A Short History of Helicopter Logging

black and white image of a USFS man in uniform holding a white hardhat, looking up to a helicopter pulling a couple of freshly cut logs away as two men stand near those logs further ahead

The practice is still employed in parts of the world today, including the US and Canada. Often the USFS will use it to thin forest lands in the wildland-urban interface near cities and towns to mitigate wildfire danger. Several logging companies employ it to target specific types of wood and to work in rugged, steep mountainous slopes.

Up to 2.4 million pounds of wood can be delivered in eight hours.

Flying timber out offered many advantages. Operators would save themselves the costs of building roads and other infrastructure. Isolated timber tracts could be accessed, increasing the operators’ production, and overall the practice was safer than traditional methods. Plus, flying out trees would keep environmental damage to a minimum.

a black and white image of a helicopter flying up to pull the hanging log to the drop zone away from the logging site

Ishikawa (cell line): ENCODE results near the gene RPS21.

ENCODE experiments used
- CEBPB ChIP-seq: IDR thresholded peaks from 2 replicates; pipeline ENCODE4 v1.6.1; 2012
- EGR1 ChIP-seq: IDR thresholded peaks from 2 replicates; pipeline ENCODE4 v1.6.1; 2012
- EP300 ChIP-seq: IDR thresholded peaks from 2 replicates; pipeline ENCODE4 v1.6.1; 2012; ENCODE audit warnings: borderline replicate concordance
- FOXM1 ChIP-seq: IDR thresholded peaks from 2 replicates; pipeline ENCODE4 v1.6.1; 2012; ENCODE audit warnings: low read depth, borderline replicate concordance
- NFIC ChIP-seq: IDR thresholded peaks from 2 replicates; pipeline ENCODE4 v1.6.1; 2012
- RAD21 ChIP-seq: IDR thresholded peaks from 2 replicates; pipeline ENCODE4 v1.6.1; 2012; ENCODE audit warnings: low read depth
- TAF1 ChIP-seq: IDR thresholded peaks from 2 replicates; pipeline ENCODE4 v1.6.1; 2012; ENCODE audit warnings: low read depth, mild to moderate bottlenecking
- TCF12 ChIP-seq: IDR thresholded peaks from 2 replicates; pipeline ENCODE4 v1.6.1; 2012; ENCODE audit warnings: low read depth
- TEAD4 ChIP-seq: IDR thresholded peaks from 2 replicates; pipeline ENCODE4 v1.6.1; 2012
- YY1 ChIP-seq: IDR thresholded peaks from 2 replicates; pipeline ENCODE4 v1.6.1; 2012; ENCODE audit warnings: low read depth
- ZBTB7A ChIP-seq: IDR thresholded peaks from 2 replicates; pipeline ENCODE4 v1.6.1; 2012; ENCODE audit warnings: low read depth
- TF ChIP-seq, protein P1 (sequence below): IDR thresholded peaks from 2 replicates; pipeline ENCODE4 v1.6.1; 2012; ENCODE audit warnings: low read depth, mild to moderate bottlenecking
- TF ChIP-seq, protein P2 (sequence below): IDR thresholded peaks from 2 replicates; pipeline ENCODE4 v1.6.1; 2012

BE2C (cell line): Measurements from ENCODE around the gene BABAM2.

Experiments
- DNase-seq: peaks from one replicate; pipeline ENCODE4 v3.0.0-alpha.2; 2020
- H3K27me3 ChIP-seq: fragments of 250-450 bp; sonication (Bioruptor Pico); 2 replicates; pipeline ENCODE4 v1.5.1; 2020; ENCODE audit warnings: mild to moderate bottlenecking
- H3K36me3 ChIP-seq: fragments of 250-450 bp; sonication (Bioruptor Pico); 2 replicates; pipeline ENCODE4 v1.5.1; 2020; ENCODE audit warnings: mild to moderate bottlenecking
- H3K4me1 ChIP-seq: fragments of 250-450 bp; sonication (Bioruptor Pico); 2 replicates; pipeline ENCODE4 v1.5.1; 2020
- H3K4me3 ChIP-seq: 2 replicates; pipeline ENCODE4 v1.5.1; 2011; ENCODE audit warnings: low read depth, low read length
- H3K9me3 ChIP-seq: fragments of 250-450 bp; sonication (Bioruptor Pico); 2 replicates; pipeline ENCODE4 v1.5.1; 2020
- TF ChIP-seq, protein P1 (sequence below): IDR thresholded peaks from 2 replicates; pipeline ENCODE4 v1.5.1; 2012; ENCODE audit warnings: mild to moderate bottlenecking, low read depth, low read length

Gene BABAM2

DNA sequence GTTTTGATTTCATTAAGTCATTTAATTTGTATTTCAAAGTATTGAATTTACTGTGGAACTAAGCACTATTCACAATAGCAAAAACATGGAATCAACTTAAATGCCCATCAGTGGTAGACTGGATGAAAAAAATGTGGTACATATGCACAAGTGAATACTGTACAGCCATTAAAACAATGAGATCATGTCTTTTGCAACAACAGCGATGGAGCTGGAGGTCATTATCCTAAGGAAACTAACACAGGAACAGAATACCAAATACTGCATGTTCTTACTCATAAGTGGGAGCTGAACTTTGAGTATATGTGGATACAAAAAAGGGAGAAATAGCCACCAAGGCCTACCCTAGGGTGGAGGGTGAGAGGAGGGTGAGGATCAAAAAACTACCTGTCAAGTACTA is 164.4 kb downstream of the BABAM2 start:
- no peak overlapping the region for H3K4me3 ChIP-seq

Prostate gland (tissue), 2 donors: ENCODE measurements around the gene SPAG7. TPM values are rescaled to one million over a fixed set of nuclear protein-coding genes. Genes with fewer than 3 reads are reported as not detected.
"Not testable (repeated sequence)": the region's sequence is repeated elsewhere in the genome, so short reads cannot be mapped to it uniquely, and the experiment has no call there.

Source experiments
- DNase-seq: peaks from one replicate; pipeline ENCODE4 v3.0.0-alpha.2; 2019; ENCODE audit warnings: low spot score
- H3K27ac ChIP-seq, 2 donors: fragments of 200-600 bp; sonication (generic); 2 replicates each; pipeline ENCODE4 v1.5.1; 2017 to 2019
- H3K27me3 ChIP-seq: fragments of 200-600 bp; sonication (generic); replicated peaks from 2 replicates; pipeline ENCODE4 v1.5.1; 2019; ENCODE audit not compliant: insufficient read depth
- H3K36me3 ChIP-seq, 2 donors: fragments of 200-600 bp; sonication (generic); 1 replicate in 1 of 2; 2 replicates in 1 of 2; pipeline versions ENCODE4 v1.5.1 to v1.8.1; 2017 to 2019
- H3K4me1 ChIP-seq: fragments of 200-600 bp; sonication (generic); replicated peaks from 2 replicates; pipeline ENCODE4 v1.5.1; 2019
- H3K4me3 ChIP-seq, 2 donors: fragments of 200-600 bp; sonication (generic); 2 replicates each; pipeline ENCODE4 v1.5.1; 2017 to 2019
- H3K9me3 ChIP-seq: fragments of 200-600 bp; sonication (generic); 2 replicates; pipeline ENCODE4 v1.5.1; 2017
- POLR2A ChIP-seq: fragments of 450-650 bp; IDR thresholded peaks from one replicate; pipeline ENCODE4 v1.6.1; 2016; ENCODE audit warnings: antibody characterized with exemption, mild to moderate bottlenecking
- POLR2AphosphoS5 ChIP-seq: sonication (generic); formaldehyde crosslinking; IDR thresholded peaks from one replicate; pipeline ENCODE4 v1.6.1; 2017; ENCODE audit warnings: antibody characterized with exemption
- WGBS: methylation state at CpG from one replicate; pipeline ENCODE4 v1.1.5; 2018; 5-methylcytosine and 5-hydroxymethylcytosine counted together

a portrait of a scruffy bearded logger wearing a grey hardhat, brown plaid flannel and brown suspenders at a logging operation

Trees to be harvested are identified beforehand by engineers and surveyors. They are then topped, cleaned of most branches, partially cut at the base, and stabilized with wooden wedges to await extraction. Due to the high cost of aviation fuel, the helicopter only arrives when all the trees are ready. Then it hovers overhead and grapples the trunk toward its top. Once the tree is secured, the pilot increases thrust, snaps the tree free from its base, and quickly takes it to the collection area. Up to 2.4 million pounds of wood can be delivered in eight hours.

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